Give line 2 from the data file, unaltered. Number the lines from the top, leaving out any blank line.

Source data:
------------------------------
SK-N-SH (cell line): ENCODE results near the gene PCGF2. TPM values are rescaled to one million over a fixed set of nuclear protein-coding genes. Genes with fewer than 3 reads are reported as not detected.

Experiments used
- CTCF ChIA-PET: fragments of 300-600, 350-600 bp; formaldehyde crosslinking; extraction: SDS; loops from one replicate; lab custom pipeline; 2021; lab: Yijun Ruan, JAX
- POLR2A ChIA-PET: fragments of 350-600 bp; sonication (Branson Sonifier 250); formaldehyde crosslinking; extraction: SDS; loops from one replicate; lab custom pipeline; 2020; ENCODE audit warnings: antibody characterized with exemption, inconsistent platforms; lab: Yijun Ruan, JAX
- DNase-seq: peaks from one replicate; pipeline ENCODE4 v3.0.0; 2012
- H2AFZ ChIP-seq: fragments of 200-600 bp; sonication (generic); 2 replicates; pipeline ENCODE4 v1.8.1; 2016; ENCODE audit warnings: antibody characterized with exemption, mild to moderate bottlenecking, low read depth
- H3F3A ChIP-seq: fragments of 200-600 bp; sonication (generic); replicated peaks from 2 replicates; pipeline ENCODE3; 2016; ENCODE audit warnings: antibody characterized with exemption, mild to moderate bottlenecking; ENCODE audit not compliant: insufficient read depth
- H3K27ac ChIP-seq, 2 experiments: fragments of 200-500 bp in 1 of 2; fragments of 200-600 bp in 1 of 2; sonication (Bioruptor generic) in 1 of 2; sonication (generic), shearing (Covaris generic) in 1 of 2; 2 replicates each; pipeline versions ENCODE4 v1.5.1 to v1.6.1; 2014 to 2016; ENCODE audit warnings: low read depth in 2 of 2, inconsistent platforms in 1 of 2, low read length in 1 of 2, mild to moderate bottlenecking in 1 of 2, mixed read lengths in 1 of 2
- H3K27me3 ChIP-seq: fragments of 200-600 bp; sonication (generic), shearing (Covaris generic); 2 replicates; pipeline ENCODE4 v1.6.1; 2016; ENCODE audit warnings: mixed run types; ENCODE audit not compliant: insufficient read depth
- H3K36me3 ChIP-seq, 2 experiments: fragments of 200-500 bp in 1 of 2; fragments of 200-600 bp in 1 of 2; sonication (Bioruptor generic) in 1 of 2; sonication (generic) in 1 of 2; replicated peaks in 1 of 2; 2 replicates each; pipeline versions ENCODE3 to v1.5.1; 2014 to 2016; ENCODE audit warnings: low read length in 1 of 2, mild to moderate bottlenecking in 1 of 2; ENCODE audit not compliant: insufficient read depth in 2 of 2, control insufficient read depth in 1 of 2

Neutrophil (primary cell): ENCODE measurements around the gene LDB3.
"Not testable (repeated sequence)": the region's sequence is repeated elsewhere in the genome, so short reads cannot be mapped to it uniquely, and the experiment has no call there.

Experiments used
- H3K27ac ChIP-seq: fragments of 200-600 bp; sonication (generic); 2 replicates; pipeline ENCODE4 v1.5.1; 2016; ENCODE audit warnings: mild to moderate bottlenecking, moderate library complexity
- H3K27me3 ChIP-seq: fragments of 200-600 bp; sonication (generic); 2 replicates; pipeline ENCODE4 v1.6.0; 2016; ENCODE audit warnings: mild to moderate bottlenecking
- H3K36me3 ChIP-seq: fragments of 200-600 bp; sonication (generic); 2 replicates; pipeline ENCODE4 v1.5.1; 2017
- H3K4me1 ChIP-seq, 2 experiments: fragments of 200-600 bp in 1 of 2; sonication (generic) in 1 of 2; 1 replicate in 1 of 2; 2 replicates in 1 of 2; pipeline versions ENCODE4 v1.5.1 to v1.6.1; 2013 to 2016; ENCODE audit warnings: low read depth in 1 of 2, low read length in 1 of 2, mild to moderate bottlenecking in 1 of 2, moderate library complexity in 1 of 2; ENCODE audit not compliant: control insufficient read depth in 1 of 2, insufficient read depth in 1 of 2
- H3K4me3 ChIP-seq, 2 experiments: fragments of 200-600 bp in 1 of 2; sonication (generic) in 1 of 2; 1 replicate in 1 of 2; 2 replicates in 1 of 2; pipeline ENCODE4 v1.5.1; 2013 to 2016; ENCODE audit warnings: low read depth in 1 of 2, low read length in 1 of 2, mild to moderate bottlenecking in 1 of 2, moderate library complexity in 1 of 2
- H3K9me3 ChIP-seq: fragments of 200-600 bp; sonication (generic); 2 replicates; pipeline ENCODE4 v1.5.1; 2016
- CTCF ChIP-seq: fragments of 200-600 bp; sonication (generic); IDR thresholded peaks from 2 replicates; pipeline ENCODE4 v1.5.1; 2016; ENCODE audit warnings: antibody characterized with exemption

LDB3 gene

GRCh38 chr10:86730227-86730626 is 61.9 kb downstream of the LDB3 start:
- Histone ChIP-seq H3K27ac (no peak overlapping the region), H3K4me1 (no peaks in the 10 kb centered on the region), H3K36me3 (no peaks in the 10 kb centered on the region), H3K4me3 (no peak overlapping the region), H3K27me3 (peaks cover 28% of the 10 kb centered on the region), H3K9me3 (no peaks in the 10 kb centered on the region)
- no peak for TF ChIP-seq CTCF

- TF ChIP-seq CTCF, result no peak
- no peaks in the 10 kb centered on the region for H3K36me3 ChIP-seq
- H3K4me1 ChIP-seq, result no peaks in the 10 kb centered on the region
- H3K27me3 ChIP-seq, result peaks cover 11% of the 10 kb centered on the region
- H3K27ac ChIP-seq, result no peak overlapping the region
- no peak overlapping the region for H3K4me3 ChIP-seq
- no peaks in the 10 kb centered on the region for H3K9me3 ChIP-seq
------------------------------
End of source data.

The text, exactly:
Experiments used